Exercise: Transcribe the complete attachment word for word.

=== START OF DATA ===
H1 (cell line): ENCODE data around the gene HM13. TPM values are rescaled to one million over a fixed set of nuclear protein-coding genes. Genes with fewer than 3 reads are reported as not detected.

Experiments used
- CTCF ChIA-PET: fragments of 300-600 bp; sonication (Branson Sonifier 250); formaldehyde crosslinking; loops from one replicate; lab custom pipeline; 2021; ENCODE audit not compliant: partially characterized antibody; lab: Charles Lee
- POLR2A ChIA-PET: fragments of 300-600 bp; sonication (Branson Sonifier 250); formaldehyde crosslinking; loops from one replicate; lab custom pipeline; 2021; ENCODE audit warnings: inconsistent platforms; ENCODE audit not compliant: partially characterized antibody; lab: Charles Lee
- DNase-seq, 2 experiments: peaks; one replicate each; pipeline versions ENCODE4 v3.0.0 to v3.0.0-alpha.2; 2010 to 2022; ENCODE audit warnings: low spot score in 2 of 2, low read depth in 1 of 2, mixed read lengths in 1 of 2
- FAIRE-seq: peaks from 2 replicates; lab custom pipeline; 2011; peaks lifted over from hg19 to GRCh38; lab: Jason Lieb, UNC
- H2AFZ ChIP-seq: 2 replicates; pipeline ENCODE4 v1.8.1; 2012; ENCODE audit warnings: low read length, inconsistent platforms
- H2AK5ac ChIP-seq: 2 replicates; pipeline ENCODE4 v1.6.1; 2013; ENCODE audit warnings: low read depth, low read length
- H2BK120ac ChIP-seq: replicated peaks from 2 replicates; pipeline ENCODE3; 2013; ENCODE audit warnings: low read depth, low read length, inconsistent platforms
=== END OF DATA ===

H1 (cell line): ENCODE data around the gene HM13. TPM values are rescaled to one million over a fixed set of nuclear protein-coding genes. Genes with fewer than 3 reads are reported as not detected.

Experiments used
- CTCF ChIA-PET: fragments of 300-600 bp; sonication (Branson Sonifier 250); formaldehyde crosslinking; loops from one replicate; lab custom pipeline; 2021; ENCODE audit not compliant: partially characterized antibody; lab: Charles Lee
- POLR2A ChIA-PET: fragments of 300-600 bp; sonication (Branson Sonifier 250); formaldehyde crosslinking; loops from one replicate; lab custom pipeline; 2021; ENCODE audit warnings: inconsistent platforms; ENCODE audit not compliant: partially characterized antibody; lab: Charles Lee
- DNase-seq, 2 experiments: peaks; one replicate each; pipeline versions ENCODE4 v3.0.0 to v3.0.0-alpha.2; 2010 to 2022; ENCODE audit warnings: low spot score in 2 of 2, low read depth in 1 of 2, mixed read lengths in 1 of 2
- FAIRE-seq: peaks from 2 replicates; lab custom pipeline; 2011; peaks lifted over from hg19 to GRCh38; lab: Jason Lieb, UNC
- H2AFZ ChIP-seq: 2 replicates; pipeline ENCODE4 v1.8.1; 2012; ENCODE audit warnings: low read length, inconsistent platforms
- H2AK5ac ChIP-seq: 2 replicates; pipeline ENCODE4 v1.6.1; 2013; ENCODE audit warnings: low read depth, low read length
- H2BK120ac ChIP-seq: replicated peaks from 2 replicates; pipeline ENCODE3; 2013; ENCODE audit warnings: low read depth, low read length, inconsistent platforms